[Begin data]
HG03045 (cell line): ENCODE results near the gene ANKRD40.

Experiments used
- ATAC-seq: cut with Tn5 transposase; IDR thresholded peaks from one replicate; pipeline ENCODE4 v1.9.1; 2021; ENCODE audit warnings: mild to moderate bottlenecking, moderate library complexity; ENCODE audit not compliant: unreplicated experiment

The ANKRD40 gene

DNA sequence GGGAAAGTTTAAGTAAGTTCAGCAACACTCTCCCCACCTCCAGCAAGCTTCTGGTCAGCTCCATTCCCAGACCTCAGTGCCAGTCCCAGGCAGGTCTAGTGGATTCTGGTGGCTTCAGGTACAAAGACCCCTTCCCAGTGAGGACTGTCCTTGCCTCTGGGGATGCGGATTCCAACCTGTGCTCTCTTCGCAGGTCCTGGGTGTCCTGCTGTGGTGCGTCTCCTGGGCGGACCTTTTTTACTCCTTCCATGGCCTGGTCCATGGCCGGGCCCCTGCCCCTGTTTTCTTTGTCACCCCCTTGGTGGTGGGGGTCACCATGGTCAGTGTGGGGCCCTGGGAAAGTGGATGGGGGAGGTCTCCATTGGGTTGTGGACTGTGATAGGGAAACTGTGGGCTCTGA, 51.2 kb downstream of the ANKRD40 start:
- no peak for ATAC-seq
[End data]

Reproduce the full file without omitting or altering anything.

HG03045 (cell line): ENCODE results near the gene ANKRD40.

Experiments used
- ATAC-seq: cut with Tn5 transposase; IDR thresholded peaks from one replicate; pipeline ENCODE4 v1.9.1; 2021; ENCODE audit warnings: mild to moderate bottlenecking, moderate library complexity; ENCODE audit not compliant: unreplicated experiment

The ANKRD40 gene

DNA sequence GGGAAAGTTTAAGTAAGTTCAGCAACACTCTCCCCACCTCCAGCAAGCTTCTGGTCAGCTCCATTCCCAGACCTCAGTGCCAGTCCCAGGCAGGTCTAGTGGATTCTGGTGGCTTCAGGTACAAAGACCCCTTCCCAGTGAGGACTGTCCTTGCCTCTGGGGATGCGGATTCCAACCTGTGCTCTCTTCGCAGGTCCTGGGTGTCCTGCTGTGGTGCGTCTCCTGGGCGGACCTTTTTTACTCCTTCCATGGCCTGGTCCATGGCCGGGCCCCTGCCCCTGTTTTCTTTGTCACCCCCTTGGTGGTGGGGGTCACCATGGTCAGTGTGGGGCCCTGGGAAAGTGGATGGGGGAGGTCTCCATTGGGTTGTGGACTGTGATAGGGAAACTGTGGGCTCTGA, 51.2 kb downstream of the ANKRD40 start:
- no peak for ATAC-seq